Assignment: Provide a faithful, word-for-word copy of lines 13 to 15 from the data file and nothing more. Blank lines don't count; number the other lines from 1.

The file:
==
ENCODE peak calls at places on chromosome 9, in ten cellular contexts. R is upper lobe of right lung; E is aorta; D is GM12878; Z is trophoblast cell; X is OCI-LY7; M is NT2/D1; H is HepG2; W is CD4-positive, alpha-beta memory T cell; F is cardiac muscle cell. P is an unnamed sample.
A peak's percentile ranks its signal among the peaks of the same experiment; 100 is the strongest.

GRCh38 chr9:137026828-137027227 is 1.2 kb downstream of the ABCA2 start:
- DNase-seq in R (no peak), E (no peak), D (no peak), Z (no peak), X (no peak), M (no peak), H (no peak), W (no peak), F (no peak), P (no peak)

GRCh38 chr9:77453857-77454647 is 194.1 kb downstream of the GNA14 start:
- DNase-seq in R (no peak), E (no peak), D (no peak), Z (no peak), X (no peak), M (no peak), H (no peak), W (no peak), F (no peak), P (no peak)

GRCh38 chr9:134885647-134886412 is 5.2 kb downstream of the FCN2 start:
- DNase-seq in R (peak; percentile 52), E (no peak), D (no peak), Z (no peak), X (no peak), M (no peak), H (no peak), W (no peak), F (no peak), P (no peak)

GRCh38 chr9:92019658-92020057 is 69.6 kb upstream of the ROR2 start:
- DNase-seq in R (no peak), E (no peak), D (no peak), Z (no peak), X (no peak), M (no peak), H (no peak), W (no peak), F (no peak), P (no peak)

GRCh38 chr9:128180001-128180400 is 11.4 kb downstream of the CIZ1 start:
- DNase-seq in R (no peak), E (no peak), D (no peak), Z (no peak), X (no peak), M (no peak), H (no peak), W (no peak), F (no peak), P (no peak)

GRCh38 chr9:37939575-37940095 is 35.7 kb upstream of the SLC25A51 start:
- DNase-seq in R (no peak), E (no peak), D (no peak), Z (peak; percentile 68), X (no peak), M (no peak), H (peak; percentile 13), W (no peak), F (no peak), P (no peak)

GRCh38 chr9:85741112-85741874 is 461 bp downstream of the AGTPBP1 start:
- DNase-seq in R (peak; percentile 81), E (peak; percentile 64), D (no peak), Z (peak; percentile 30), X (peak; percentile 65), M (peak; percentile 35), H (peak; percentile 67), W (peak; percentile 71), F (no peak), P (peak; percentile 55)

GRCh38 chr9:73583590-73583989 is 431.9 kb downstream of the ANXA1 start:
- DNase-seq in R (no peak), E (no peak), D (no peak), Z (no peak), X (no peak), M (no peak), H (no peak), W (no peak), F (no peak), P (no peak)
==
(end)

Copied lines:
GRCh38 chr9:37939575-37940095 is 35.7 kb upstream of the SLC25A51 start:
- DNase-seq in R (no peak), E (no peak), D (no peak), Z (peak; percentile 68), X (no peak), M (no peak), H (peak; percentile 13), W (no peak), F (no peak), P (no peak)

GRCh38 chr9:85741112-85741874 is 461 bp downstream of the AGTPBP1 start: